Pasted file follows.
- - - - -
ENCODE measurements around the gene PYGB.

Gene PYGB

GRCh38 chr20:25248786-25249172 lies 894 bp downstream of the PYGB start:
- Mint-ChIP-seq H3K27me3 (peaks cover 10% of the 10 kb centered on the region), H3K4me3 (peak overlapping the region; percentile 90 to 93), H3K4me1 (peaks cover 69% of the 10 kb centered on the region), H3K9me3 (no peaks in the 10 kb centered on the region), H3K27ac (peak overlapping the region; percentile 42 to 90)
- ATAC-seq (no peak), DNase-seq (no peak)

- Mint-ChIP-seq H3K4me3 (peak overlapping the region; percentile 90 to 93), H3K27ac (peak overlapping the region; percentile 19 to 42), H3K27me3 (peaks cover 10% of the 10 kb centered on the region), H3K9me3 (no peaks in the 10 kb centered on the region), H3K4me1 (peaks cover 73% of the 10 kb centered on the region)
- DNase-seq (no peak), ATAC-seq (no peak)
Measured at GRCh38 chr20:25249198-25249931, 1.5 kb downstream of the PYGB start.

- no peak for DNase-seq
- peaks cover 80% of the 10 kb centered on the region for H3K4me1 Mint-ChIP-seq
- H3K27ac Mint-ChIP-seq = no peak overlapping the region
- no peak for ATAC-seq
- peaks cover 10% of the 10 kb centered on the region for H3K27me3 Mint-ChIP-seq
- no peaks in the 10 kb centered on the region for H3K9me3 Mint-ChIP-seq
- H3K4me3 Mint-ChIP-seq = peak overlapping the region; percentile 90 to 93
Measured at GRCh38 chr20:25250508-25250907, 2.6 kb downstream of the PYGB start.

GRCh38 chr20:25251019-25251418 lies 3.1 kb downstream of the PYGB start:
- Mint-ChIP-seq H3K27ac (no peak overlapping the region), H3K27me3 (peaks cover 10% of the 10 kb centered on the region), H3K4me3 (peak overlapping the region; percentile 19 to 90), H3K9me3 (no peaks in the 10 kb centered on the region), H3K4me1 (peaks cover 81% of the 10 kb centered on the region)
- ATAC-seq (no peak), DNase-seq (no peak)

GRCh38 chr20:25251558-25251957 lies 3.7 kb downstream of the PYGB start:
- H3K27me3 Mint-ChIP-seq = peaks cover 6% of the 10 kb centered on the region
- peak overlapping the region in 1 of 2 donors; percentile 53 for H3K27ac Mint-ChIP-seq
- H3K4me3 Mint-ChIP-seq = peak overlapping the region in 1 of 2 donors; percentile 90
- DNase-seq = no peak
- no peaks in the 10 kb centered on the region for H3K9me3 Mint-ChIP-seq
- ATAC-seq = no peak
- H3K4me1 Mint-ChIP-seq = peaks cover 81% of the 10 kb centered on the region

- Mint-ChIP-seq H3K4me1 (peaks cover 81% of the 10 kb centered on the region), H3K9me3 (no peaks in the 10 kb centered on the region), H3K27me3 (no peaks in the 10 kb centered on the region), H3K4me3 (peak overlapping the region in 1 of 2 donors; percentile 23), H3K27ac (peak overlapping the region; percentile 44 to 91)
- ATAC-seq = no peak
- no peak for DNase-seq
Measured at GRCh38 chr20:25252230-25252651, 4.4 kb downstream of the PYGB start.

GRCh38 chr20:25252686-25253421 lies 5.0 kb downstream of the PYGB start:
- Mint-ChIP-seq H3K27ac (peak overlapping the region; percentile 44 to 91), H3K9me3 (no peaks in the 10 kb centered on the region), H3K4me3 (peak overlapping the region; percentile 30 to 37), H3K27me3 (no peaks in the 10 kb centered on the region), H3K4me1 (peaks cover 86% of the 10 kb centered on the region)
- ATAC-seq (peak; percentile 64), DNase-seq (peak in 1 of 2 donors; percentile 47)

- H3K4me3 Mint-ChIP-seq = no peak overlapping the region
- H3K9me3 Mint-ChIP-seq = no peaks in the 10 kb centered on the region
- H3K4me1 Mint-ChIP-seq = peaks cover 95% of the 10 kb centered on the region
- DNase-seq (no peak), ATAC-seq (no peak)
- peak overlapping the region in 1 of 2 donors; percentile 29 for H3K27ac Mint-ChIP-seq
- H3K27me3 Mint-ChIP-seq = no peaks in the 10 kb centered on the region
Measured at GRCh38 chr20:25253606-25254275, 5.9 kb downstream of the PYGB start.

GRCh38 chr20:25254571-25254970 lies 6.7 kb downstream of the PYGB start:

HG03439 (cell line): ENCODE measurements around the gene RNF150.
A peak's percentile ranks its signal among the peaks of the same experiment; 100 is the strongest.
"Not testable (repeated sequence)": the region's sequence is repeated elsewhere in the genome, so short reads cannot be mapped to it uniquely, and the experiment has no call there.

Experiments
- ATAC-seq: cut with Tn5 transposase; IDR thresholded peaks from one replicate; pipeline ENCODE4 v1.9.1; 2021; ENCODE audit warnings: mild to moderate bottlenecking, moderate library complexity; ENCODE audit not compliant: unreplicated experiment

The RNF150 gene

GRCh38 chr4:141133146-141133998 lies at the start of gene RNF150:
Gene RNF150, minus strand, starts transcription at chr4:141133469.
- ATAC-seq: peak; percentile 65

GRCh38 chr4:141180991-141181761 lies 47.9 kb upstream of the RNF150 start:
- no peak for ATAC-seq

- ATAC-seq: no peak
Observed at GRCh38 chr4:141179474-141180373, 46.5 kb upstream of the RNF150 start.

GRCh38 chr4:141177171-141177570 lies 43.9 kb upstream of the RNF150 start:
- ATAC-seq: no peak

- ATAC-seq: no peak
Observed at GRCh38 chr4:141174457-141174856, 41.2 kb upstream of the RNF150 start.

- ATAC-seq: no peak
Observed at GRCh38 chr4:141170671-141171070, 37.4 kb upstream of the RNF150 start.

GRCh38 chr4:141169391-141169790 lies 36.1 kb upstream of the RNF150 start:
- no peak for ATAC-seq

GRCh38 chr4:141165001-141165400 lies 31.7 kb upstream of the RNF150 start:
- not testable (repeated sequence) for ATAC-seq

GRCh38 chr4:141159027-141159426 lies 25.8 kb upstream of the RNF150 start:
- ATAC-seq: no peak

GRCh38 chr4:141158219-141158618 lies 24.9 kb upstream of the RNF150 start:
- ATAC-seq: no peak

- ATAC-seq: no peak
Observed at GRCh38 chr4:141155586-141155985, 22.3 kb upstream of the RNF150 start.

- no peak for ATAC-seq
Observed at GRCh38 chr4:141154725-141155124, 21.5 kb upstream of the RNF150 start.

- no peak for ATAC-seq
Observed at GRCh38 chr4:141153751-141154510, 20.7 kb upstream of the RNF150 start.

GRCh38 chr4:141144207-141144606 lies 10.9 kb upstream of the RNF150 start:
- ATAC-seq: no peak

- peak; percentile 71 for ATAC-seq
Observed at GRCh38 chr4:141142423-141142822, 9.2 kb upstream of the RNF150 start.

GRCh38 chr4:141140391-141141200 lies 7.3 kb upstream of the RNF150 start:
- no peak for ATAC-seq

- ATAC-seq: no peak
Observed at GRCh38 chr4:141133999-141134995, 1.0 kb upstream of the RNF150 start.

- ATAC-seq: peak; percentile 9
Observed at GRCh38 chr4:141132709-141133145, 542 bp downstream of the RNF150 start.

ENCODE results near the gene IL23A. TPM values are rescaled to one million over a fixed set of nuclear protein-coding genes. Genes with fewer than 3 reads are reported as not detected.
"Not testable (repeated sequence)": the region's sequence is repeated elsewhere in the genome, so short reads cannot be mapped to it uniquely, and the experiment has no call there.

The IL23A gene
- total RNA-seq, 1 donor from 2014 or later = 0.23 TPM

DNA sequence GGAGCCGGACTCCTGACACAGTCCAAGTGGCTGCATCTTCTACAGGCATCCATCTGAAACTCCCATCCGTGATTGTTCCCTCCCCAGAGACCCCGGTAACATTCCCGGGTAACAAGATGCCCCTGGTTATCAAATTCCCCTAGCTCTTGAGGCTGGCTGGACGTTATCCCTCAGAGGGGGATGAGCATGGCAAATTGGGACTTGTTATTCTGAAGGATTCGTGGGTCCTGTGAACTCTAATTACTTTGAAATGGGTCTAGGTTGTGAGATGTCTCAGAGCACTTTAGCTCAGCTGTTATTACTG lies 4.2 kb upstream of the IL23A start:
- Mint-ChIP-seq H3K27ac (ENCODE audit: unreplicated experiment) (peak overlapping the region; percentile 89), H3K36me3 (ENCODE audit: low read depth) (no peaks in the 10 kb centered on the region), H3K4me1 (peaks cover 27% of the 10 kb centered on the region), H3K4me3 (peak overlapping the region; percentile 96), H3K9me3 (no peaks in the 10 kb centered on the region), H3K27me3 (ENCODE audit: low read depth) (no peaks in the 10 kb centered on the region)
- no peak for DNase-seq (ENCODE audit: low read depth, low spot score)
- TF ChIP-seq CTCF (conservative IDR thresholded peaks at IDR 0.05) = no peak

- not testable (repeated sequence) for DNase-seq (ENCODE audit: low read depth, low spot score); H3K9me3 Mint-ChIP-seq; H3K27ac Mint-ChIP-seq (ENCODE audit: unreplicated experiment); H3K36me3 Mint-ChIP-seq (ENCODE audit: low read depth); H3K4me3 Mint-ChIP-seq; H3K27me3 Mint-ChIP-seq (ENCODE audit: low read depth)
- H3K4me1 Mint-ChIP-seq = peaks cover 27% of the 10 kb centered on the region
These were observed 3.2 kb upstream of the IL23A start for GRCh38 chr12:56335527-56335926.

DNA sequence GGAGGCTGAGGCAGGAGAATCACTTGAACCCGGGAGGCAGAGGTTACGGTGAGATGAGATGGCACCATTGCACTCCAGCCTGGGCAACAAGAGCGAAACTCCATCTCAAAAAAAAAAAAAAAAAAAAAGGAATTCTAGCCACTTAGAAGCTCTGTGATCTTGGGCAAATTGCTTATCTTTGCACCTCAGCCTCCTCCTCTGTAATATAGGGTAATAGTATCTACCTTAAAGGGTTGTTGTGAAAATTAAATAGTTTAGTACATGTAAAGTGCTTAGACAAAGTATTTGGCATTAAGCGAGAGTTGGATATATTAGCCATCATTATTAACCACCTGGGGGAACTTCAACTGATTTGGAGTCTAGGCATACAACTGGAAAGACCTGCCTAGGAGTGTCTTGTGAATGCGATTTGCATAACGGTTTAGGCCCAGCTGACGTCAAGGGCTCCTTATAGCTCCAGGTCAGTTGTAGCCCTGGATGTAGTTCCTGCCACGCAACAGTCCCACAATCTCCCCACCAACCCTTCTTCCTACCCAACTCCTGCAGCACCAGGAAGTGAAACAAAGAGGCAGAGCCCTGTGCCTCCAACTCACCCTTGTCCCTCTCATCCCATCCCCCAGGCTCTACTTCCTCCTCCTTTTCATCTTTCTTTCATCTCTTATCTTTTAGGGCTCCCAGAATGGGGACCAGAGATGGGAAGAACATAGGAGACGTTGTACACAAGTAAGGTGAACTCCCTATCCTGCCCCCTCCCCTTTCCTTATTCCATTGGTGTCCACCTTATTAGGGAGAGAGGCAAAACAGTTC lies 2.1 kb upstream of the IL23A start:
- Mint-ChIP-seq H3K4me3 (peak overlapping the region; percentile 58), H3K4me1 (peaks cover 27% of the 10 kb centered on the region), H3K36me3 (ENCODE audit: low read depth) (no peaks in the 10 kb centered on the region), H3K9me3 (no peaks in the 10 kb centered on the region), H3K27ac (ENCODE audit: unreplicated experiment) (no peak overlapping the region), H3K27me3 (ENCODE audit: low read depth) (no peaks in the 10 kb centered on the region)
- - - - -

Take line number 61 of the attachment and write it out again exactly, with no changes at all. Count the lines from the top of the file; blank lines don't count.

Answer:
Observed at GRCh38 chr4:141170671-141171070, 37.4 kb upstream of the RNF150 start.